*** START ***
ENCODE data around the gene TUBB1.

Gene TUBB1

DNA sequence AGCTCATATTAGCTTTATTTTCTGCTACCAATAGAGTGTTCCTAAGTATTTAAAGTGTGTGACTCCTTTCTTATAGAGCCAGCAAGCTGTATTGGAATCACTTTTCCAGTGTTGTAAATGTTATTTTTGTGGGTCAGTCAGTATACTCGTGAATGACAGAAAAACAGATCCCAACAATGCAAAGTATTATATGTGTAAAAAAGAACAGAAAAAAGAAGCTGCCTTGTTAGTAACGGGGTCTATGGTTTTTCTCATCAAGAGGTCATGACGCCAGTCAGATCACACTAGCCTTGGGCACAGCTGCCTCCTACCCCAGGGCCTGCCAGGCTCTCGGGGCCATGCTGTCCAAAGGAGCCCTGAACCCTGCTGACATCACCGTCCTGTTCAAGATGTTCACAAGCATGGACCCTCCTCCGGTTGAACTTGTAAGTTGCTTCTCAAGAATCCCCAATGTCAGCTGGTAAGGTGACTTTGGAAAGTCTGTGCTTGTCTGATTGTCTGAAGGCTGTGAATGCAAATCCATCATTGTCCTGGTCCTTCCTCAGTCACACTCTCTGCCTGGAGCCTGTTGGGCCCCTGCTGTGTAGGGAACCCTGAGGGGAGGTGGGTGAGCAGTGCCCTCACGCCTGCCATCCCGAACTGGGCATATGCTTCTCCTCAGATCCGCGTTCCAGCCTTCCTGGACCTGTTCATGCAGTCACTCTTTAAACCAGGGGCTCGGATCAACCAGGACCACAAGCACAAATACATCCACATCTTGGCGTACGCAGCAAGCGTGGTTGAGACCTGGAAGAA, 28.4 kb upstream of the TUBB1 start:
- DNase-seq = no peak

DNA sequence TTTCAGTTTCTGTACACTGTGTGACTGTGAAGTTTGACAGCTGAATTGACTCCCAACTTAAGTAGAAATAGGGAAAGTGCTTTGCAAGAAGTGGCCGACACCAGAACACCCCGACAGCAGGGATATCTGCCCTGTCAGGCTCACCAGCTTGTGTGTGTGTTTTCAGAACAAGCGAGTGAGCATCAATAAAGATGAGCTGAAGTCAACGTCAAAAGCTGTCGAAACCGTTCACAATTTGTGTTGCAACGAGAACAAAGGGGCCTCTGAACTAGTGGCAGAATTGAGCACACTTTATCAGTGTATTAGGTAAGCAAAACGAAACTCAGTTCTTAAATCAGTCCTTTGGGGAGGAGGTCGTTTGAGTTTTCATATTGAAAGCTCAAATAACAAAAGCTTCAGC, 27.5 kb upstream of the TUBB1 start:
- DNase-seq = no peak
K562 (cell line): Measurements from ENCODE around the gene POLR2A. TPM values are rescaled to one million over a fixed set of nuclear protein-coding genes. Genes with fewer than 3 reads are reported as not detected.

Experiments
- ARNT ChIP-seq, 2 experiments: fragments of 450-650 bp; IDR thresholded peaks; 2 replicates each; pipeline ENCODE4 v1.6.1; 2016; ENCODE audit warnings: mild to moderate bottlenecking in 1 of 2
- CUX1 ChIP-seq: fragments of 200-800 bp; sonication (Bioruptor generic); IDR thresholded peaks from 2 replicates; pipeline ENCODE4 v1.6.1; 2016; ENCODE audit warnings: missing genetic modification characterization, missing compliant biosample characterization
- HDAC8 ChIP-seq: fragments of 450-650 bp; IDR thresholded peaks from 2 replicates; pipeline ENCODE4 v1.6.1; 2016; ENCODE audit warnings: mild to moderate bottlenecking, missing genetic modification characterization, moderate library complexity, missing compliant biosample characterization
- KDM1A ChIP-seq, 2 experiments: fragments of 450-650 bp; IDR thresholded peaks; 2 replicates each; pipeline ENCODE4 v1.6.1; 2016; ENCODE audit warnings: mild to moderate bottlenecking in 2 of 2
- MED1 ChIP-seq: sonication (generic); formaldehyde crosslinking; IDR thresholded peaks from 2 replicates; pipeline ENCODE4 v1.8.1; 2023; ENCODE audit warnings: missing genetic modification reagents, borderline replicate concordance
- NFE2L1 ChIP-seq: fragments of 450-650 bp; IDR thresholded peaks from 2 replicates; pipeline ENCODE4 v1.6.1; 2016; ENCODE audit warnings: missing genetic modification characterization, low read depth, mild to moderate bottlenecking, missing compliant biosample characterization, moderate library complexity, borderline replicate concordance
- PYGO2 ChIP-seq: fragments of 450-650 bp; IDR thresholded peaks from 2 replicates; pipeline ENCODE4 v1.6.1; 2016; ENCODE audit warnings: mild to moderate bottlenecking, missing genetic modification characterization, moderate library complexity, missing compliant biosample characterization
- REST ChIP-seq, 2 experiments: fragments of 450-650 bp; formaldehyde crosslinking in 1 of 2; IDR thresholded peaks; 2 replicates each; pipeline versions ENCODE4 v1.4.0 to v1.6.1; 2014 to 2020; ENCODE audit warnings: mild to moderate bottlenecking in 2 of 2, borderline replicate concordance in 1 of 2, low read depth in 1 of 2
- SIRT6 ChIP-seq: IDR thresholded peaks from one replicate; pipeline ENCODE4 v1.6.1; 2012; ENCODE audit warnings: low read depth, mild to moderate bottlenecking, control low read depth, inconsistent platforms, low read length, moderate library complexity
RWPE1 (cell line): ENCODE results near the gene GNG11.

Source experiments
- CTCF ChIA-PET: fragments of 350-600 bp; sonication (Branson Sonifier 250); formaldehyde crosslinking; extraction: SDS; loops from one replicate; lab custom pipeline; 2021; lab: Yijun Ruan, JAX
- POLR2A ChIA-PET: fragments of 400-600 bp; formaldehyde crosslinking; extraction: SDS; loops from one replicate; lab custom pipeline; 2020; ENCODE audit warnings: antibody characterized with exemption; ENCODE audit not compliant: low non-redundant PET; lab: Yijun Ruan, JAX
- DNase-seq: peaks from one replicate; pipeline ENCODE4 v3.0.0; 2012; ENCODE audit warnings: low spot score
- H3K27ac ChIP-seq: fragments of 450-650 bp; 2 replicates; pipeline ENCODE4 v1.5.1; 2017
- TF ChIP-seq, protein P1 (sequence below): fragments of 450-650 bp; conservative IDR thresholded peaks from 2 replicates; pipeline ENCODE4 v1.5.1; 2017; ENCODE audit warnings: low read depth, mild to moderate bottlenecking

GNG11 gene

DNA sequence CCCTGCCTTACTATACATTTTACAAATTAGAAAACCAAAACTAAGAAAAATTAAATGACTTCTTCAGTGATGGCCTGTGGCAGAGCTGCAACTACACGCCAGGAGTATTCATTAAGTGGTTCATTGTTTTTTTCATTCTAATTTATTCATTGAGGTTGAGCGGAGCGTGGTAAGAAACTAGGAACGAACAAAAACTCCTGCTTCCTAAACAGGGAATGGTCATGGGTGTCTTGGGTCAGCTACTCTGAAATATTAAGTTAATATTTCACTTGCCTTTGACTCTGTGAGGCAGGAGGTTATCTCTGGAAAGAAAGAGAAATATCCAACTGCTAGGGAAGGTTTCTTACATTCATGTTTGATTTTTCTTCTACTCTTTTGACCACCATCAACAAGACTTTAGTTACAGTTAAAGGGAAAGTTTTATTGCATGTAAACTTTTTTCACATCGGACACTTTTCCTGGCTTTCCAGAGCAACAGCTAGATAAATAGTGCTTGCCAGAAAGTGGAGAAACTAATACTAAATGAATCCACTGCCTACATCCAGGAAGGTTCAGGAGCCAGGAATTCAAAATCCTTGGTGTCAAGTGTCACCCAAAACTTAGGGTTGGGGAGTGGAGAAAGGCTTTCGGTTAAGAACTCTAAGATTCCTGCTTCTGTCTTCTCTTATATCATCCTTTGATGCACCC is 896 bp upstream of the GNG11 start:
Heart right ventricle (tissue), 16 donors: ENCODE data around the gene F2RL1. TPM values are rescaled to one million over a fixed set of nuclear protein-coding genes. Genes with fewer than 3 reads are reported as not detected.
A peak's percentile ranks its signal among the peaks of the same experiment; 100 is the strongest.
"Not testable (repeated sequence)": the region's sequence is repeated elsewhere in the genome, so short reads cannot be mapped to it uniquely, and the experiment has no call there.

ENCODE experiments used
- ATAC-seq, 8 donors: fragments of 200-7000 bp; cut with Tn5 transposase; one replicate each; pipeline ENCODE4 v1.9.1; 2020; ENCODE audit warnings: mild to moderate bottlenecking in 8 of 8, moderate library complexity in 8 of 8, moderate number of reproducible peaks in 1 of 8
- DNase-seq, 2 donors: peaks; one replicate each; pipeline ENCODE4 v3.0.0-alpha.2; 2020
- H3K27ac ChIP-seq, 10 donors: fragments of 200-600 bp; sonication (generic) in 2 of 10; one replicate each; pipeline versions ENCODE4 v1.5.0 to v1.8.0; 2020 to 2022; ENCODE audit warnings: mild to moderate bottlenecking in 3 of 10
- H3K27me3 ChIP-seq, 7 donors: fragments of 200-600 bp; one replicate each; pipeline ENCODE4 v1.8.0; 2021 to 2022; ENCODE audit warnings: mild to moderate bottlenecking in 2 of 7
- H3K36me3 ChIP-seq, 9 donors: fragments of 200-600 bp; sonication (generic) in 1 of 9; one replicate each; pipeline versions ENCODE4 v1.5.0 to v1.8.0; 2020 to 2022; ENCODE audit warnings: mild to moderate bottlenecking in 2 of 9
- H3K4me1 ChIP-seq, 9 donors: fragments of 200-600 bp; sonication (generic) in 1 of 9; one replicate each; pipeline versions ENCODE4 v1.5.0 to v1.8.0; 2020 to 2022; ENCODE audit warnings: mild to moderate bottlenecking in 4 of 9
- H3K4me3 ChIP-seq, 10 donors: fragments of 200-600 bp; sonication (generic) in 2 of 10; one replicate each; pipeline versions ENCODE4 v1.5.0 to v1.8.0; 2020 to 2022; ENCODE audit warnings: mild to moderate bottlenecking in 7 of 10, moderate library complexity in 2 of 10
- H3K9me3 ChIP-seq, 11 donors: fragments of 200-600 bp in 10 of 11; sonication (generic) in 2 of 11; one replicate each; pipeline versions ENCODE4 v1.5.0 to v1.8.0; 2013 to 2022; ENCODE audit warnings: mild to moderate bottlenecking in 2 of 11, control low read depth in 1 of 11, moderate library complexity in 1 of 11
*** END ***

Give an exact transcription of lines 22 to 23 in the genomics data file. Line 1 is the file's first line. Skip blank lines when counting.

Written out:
- DNase-seq: peaks from one replicate; pipeline ENCODE4 v3.0.0; 2012; ENCODE audit warnings: low spot score
- H3K27ac ChIP-seq: fragments of 450-650 bp; 2 replicates; pipeline ENCODE4 v1.5.1; 2017